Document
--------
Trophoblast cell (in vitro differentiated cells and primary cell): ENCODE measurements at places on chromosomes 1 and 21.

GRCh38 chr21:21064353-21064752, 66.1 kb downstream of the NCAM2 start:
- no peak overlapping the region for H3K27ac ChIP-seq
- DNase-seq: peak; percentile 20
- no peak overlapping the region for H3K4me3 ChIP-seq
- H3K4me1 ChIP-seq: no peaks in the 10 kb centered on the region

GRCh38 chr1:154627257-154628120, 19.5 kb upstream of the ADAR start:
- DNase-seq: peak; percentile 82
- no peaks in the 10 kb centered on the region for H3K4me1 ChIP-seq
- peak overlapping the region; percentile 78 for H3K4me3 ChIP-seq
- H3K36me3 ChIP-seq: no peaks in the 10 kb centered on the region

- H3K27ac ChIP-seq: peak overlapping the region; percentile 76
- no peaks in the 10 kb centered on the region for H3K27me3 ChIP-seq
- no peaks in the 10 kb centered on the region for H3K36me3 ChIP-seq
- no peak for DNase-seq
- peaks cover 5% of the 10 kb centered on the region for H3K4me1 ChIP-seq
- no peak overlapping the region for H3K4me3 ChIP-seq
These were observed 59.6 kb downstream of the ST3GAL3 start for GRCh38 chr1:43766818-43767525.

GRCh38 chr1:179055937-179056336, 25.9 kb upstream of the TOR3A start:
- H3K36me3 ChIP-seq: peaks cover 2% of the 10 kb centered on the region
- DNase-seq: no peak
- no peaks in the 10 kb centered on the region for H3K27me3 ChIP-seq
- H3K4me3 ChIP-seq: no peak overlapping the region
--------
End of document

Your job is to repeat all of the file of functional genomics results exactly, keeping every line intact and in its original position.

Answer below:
Trophoblast cell (in vitro differentiated cells and primary cell): ENCODE measurements at places on chromosomes 1 and 21.

GRCh38 chr21:21064353-21064752, 66.1 kb downstream of the NCAM2 start:
- no peak overlapping the region for H3K27ac ChIP-seq
- DNase-seq: peak; percentile 20
- no peak overlapping the region for H3K4me3 ChIP-seq
- H3K4me1 ChIP-seq: no peaks in the 10 kb centered on the region

GRCh38 chr1:154627257-154628120, 19.5 kb upstream of the ADAR start:
- DNase-seq: peak; percentile 82
- no peaks in the 10 kb centered on the region for H3K4me1 ChIP-seq
- peak overlapping the region; percentile 78 for H3K4me3 ChIP-seq
- H3K36me3 ChIP-seq: no peaks in the 10 kb centered on the region

- H3K27ac ChIP-seq: peak overlapping the region; percentile 76
- no peaks in the 10 kb centered on the region for H3K27me3 ChIP-seq
- no peaks in the 10 kb centered on the region for H3K36me3 ChIP-seq
- no peak for DNase-seq
- peaks cover 5% of the 10 kb centered on the region for H3K4me1 ChIP-seq
- no peak overlapping the region for H3K4me3 ChIP-seq
These were observed 59.6 kb downstream of the ST3GAL3 start for GRCh38 chr1:43766818-43767525.

GRCh38 chr1:179055937-179056336, 25.9 kb upstream of the TOR3A start:
- H3K36me3 ChIP-seq: peaks cover 2% of the 10 kb centered on the region
- DNase-seq: no peak
- no peaks in the 10 kb centered on the region for H3K27me3 ChIP-seq
- H3K4me3 ChIP-seq: no peak overlapping the region